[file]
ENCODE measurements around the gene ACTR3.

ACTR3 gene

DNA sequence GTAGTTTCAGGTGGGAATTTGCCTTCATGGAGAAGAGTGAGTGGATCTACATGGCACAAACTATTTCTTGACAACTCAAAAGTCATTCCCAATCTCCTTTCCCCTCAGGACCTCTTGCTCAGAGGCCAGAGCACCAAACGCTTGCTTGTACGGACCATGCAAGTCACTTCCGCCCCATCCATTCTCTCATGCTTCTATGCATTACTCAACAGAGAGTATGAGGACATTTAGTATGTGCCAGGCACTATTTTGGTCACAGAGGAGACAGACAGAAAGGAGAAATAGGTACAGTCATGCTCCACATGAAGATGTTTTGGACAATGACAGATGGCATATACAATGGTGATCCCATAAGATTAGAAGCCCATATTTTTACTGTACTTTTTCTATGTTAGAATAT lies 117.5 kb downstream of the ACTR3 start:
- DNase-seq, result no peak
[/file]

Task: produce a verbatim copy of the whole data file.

ENCODE measurements around the gene ACTR3.

ACTR3 gene

DNA sequence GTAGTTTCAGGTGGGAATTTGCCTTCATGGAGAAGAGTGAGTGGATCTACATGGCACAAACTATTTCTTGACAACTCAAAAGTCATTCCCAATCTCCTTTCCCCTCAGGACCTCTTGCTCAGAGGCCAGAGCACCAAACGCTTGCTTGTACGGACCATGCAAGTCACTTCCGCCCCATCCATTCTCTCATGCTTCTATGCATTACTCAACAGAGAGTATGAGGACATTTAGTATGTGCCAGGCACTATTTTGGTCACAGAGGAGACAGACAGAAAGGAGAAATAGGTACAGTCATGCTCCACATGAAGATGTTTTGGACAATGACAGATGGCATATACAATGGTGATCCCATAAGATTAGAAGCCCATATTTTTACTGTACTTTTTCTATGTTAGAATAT lies 117.5 kb downstream of the ACTR3 start:
- DNase-seq, result no peak